“That has happened, unfortunately, but sometimes their attempts to get someone to change sides work in our favor. A year and a half ago, for example, they turned to a jailor, an 18-year-old soldier in compulsory service. They said to him, ‘What’s your salary? You can make 50,000 shekels in a second.’ They wanted him to smuggle them a phone from the outside. The soldier immediately reported it to me and we operated him as an agent.”

Do they have a language and codes?

“They don’t talk as much as they pass codes through notes and conduct.”

“If everyone wears sneakers on a given day, it’s a red light that there is a lot of tension. It can happen before a brawl, a plan to attack a warden, disturbances and riots. That’s how we realize there is a bombastic event we should prepare for.”

“If they order salt, milk, apricots or honey from the canteen, it means that they are about to launch a hunger strike,” Krispel adds. “They swallow the salt and it protects their stomach during the strike. If a prisoner gains weight, it means that he is about to start a hunger strike.”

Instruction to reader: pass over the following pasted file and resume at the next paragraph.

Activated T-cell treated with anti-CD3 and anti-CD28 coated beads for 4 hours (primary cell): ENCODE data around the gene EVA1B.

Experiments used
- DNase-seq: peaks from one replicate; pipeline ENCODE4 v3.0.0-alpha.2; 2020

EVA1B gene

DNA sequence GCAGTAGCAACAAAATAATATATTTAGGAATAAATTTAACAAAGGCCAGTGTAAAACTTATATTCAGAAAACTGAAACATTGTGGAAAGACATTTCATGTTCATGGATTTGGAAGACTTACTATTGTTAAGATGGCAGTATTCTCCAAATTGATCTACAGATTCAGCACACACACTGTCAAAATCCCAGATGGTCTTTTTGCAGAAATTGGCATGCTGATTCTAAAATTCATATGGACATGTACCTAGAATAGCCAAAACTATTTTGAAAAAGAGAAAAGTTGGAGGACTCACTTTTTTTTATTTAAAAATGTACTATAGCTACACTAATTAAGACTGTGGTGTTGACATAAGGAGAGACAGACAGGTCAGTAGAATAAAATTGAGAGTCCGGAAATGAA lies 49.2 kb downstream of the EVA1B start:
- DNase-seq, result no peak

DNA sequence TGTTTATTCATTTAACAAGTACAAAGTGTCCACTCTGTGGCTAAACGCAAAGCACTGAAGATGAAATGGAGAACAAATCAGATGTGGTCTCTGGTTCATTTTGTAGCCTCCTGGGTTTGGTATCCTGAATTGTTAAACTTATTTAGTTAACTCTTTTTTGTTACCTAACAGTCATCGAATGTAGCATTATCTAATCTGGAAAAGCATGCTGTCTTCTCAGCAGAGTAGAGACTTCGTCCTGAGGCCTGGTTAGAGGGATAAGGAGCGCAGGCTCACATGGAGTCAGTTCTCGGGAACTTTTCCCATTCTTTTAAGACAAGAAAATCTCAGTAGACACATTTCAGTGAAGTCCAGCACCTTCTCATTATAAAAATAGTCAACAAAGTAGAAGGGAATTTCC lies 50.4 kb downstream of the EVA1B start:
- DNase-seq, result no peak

“If they change the daily routine, for example five people taking a walk in the yard instead of 30 or 40, it means that there is something going on in the ward,” says Vaknin. “It’s either something internal, or an organization of something serious.”

How do they convey messages?

“Most of the things are done in encoded writing.”

“They call it ‘flavors.’ It’s a message from their management to prepare for a hunger strike and for a protest move,” says Krispel. “They must get everyone on it, and it’s done through inmates going to the clinic, at the canteen, etc. They take the first word, for example, and then every tenth word, and make a sentence out of it.”

What would be considered your greatest achievement?

“The main goal of every intelligence officer is to prevent a security prisoner’s escape,” says Finish. “That’s the biggest achievement as far as I am concerned.”

“And preventing terror attacks is as important,” Vaknin adds.

“We also prevent the smuggling of sperm from the prison,” says Krispel. “Prisoners sentenced to life want to continue the dynasty, and they smuggle sperm outside in snacks, waffles, bagels. An ice container waits outside, and the sperm is passed on.”

Do you also have flops, missed opportunities?

“In the intelligence field, we always put together a puzzle in order to prevent an event or damage to the state’s security,” Vaknin replies. “There have been cases we missed out on by not continuing to collect information.”

“On the other hand,” Krispel adds, “do you know how many things we’ve thwarted? We’re not looking for a pat on the back.”